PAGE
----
Things are warming up in Alaska, and that's not a good thing. At Kenai Fjords National Park, the average monthly temperature in December was nearly 6 degrees Fahrenheit above normal, the same departure noticed in November. Just one day in December saw temperatures dip below freezing, as measured at the Seward airport.
When you absolutely, positively, need to get away for a winter adventure, look north to Kenai Fjords National Park and its Willow Public Use Cabin.
A dozen days spent in national parks in Alaska this summer helped high school students from Ohio learn a little bit more about climate change up close. Their experience was part of the first “Climate Change Academy,” an immersive, comprehensive climate change course offered through the National Park Service.
On Friday, August 15th, Kenai Fjords National Park staff received numerous reports that water from Bear Glacier Lagoon had breached the moraine separating the lagoon from the mouth of Resurrection Bay, also referred to as the Harding Gateway. Subsequent reports indicated that water levels peaked in the lagoon on August 14th and breached the moraine on August 15th.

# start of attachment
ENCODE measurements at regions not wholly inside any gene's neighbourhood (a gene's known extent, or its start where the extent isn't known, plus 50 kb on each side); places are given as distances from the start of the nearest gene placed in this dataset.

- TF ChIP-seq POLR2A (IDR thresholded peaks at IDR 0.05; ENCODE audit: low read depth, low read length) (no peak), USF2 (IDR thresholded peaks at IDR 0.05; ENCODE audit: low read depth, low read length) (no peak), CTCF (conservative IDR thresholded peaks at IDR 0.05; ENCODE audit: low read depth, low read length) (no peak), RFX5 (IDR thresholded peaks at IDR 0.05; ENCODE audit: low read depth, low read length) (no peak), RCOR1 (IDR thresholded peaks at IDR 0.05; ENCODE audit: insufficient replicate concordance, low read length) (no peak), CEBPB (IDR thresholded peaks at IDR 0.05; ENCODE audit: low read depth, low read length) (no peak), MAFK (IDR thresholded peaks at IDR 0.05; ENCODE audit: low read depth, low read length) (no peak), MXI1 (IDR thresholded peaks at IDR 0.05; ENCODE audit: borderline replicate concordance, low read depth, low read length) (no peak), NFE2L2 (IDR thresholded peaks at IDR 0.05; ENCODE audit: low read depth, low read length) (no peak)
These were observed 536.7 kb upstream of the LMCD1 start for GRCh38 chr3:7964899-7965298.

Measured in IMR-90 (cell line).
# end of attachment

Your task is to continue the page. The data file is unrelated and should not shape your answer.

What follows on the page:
Incubating eggs in the harsh coastal expanses of Kenai Fjords National Park and Preserve in Alaska is tough business to start with, and with predators on the prowl, it becomes even more difficult to rear a brood.
The Resurrection Bay Conservation Alliance has been removing marine debris from the beaches around Seward, Kenai Fjords National Park, and even Prince William Sound for more than a decade. This new video gives their volunteers, many of whom have been on multiple beach cleanups, a chance to express their feelings about marine debris, about cleaning it up, and about their personal connections to the ocean.
In the following video, produced by the Eppley Institute for Parks and Public Lands, the National Park Service’s Interpretive Development Program, and the NPS Climate Change Response Program, how climate change might impact Kenai Fjords National Park is examined.
Tourism traffic to Alaskan units of the National Park System grew by roughly 2 percent in 2011 to a total of 2.32 million visitors, according to preliminary National Park Service statistics.